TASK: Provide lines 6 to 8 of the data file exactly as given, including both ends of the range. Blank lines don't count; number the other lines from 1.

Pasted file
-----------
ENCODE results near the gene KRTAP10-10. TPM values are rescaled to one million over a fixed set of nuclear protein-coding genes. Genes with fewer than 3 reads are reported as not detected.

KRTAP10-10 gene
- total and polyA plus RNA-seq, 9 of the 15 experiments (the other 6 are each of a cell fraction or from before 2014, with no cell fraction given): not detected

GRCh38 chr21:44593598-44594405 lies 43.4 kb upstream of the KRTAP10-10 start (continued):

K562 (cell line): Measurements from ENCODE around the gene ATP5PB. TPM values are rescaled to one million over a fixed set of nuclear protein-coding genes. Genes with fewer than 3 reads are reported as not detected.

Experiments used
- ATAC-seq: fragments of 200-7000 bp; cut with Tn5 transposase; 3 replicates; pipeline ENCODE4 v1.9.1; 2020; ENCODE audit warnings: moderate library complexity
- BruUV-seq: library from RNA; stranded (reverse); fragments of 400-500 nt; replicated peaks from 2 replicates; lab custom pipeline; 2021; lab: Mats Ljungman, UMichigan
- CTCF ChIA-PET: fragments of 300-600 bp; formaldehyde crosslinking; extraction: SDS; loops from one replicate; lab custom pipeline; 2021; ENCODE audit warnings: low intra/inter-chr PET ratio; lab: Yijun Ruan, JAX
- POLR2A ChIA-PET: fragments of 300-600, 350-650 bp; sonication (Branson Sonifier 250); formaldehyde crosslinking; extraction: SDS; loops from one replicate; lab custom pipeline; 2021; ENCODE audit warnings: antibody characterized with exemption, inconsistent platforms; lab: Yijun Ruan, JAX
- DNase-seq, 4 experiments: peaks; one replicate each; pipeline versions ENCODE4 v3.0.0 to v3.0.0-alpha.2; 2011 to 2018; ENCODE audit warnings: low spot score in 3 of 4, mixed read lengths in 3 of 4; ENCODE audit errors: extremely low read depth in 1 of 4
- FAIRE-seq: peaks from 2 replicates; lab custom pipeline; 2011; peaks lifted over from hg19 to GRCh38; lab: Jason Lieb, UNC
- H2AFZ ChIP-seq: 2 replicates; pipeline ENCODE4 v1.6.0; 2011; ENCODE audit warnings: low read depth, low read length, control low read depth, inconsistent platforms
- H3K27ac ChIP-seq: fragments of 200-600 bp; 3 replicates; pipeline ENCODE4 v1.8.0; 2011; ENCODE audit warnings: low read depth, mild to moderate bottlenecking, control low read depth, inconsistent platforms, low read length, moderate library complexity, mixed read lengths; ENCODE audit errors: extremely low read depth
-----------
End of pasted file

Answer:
Experiments used
- ATAC-seq: fragments of 200-7000 bp; cut with Tn5 transposase; 3 replicates; pipeline ENCODE4 v1.9.1; 2020; ENCODE audit warnings: moderate library complexity
- BruUV-seq: library from RNA; stranded (reverse); fragments of 400-500 nt; replicated peaks from 2 replicates; lab custom pipeline; 2021; lab: Mats Ljungman, UMichigan